Payless just pulled a great PR prank--really pulled out all the trolling stops--and took a satirical shot at influencers.
Trying to market via people who have influence isn't new and not restricted to social media. For example, Goggle has paid academics to create research that pushes the company's viewpoints. But then you get the social media concept, where sometimes it seems like everyone is an influencer. Even a potato can be an influencer.
In fashion, there is practically an industry of people who accumulate followers (a good chance that many pay for a lot of them). They try to sell themselves as capable of pushing a marketing message to all their devoted followers.
The fashion world can get snobby and Payless is not a luxury brand. So it ran a little experiment. The company set up a fake luxury footwear store in Los Angeles, calling it Palessi. (Read that as pay-less-y.) Then it invited selfie-snapping influencers to come in, peruse the merchandise, and buy some.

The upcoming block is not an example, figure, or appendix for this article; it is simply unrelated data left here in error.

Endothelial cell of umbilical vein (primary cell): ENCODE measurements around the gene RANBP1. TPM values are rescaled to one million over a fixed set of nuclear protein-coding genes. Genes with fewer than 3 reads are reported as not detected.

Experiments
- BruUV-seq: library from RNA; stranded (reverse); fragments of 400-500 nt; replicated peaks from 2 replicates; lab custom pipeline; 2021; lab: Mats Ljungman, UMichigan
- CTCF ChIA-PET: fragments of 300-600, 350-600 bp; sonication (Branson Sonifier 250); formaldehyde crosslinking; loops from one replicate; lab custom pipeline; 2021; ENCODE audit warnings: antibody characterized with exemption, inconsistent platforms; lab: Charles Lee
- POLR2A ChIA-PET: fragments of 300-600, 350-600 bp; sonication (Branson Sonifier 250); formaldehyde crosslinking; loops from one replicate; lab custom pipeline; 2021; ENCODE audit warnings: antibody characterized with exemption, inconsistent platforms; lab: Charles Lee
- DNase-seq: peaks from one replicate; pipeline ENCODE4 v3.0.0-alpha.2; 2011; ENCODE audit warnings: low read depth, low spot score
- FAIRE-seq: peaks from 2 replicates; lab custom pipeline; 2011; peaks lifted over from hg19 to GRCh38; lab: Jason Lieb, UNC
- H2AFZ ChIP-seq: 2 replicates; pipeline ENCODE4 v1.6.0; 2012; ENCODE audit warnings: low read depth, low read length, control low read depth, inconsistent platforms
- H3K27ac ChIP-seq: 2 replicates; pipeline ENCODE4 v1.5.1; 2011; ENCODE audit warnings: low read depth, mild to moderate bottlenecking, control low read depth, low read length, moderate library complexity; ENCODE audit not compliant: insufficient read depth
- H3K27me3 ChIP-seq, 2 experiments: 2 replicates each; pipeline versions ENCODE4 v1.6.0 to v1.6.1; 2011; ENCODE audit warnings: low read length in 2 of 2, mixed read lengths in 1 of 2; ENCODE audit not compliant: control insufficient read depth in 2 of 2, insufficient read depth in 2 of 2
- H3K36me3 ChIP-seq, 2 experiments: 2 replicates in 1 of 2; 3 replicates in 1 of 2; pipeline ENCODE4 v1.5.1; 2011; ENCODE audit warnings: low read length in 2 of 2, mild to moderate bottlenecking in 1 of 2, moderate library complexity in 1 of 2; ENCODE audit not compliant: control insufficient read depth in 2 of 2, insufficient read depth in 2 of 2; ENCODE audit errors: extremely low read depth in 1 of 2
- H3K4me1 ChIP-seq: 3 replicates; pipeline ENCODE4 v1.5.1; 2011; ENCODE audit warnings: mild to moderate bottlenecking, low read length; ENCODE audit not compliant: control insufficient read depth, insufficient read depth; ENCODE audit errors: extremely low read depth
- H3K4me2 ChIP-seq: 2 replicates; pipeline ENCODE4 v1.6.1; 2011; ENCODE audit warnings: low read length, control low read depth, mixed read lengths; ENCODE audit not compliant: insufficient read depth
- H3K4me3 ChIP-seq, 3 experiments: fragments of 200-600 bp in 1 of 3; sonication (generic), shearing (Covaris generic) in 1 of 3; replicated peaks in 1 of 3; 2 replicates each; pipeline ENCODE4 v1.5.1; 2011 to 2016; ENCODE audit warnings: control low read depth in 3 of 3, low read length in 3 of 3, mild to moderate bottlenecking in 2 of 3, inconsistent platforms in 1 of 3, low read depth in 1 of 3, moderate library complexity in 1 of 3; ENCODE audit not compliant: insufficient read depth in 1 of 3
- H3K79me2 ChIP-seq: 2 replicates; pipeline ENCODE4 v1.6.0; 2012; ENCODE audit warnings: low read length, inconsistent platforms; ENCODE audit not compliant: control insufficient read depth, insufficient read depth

The results were pretty funny. There are clips of attendees expounding on the elegance, sophistication, and quality materials. The people there paid anywhere from $200 to $600 for a pair of shoes. These were products that Payless is selling during a holiday sale for about $20 each.
Here's someone who would willingly pay hundreds for the shoes she's looking at. And then they told her the source.
"Shut up! Are you serious? Did I just pay too much?"
And another oops moment.
A few lessons for marketers to learn here
- Don't assume influencers really know anything about their claimed subject of expertise. Some might. Many won't. Being an avid fan of something doesn't many a person is knowledgeable. They might only have strayed into the Dunning-Kruger zone.
- Being a good potential influencer doesn't necessarily mean that you have to know what you're doing. But that should help. As Lena Katz, a branded content strategist woman who created the potato influencer, told me that a company is probably better off focusing on people with smaller followings that are more attentive because the influencer is an actual expert in some field.
- Purchase decisions, at least in the consumer space, are mostly emotional. (Frankly, they're largely emotional in B-to-B marketing as well.) The proper surroundings and created experience can have them pay literally far more for a product than they otherwise would.